The Canvas Guide | Canvas Magazine | September \ October 2005 | Issue 4 | Volume 1 | Page 48
Ica Wahbeh explores the world of
Fathi Afifi – meَtro – boulot – dodo
Powerful, expressive, catchy and realistic. You relate to, mingle with and recognise the characters in Afifi’s paintings. And then you talk to him and the penetrating eyes let you in on the secret of his art: an interest in the world around, attention to the minutest detail, care for the fellow human beings and a wealth of tradition.
Egyptian Fathi Afifi was born “in the ancient and crowded neighborhood of Sayeda Zeinab” and his childhood memories are still alive. Not that they had reason to desert him; he left the area for a while but came back among his people, where "religious feasts mingle with celebrations of a new life or mourning a deceased one".
Afifi was born in Cairo in 1950 and had formal, academic, but mostly informal art education. His is an inborn talent, honed by constant interest in his immediate environs, helped by a photographic memory and an acute sense of the surroundings. "My work in the factory", he says, reminiscing about the days at the 'war factory', "left imprinted in my memory details about the smallest screw, wheel and pipe".
That is obvious in the many paintings depicting factory workers and the machinery around them, in the way regular vertical lines become ducts and pipes, assuming the majestic verticality of a colonnade.
Rich, bold strokes of color (mostly blue, like the coats protecting the workers) easily create human figure in various working postures: lifting heavy metal beams, carrying weighty sacks or cumbersome pipes, furnaces with the fire raging on.
Afifi creates multitudes with ease and grace. His masses of people are in perpetual movement, coming and going to or leaving the factory, milling about, congregating, never sitting still.
It is probably a reflection of the life in Cairo, this huge metropolis built for 2 million people where at the daytime 18 million come together, of a city where people stay up, celebrate, move around non-stop, or for an artist who reminisces about his life and neighborhood, of Sayeda Zeinab itself, where people are constantly brought together by one celebration or another.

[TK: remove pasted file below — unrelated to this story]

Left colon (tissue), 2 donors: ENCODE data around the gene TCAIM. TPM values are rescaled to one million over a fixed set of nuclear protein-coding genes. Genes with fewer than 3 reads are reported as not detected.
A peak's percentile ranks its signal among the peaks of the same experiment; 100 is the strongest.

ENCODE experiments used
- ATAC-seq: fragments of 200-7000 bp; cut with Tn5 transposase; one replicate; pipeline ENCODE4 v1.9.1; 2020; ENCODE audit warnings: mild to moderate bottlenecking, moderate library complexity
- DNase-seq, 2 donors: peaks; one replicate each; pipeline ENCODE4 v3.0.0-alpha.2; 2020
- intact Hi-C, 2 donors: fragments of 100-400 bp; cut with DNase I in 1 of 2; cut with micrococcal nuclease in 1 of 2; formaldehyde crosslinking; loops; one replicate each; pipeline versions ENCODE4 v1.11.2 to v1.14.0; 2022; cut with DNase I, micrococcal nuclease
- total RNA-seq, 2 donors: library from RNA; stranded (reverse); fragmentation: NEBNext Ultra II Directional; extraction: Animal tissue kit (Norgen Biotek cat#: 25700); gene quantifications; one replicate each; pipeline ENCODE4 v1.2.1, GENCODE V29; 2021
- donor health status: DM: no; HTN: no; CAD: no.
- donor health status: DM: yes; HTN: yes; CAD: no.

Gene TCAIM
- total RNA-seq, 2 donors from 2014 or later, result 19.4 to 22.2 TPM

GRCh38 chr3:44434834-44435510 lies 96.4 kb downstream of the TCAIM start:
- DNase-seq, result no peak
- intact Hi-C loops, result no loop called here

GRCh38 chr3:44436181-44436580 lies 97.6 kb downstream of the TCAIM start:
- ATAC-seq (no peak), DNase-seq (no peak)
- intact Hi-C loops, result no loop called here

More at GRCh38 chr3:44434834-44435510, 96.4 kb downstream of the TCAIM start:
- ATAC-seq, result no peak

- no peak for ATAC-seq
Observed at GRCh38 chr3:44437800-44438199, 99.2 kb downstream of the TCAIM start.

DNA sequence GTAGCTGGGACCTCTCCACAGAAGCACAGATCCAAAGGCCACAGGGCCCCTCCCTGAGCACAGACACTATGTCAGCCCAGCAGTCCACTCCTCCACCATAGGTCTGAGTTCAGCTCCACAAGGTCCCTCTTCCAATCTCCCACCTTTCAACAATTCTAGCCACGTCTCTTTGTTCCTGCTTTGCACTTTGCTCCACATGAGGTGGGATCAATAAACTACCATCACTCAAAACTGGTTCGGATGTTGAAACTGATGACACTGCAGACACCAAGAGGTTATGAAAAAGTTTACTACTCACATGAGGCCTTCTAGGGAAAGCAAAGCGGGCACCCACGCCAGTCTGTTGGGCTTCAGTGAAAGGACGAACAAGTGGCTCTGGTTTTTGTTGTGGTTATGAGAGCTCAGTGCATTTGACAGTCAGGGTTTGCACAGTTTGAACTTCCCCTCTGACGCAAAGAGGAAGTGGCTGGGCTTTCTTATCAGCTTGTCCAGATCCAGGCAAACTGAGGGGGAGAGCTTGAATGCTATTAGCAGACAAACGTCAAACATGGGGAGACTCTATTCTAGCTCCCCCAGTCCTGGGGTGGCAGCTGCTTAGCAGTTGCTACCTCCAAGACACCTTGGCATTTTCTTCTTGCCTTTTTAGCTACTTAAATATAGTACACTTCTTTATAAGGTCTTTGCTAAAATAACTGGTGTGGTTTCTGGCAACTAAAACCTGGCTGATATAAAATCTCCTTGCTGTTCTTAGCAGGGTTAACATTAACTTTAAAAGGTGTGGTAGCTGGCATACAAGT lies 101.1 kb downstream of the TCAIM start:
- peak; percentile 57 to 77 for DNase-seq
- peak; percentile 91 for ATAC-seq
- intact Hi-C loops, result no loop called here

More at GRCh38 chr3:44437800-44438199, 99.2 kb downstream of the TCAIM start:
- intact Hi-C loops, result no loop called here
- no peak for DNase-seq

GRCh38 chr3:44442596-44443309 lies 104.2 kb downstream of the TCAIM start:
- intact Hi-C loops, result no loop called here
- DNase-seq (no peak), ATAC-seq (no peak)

A black and white (with hint of sepia) big painting is arresting. The crowd this time is not going to work but coming home, assuming a more leisurely pace, many riding or carrying their bicycles.
The two-wheeled contraption seems to hold a special fascination for the artist. No wonder when he explains that, "in our neighborhoods, when we were children and poor, the wheel was the only toy" they could afford. Then, there were people selling their fare on wheeled carts, images that left a lasting impression on the child who was to become an artist.
So, serving as a means of transportation, new and gleaming purple, carried by the horns or by couples, the bicycle assumes an important place in Afifi's works, almost as animated as the human beings around it.
His nostalgia for the good old days when life was tranquil, pleasant, enjoyable and neighborly transpires in his painting of Gamal Abdel Nasser, "not because of political leanings, but life in his days was made easy, books and education were free, arts were encouraged", or of Umm Kalthoum, the days when people were glued to the radio listening to the legend. In the case of the former, the same sepia tone brings to mind a faded picture of a time fading in the memory of people who now "have to contend with life's difficulties in time of political insecurity". The famous singer is caught in a typical pose: clasping an oversized handkerchief, hands clutched to the chest, singing with curtains in the background and Callas at her feet- homage to the celebrity or symbolic audience.
Using a particular technique- “I didn't like etching on zinc, the feeling of the metal sheet, so I prefer working with ink on glass"- Afifi creates black and white images of amazing depth and transparence, with "blemishes" that give them charm and uniqueness.
So are created his heavy, voluptuous woman figures, posing alone or with children, his portrait of a sleeping man, head resting on his bent forearm, his couple on a bicycle, the two men reading the morning paper or the friends hugging and holding hands in a carefree posture of companionship. An oil on canvas, of a woman doing the washing in a plastic bucket, must be a familiar image in Afifi's neighborhood. The colors are bold, vivid, and confident, like the movements of the woman's habitual act of caring for the family.
The texture is rich, the technique imparts multi- layered dimensions that elude perhaps the more dense oil.
Called 'metro-boulot-dodo' (translated from French as 'subway-work-sleep'), the exhibition mirrors the life of so many of us, but also Afifi's experience and his longing for the warmth of love, friendship and neighborliness in a world surrounded by cold, mechanical machinery and gestures.
Collected in 70 countries, Afifi exhibits for the first time outside Egypt. Zara Gallery's choice to host him is commendable.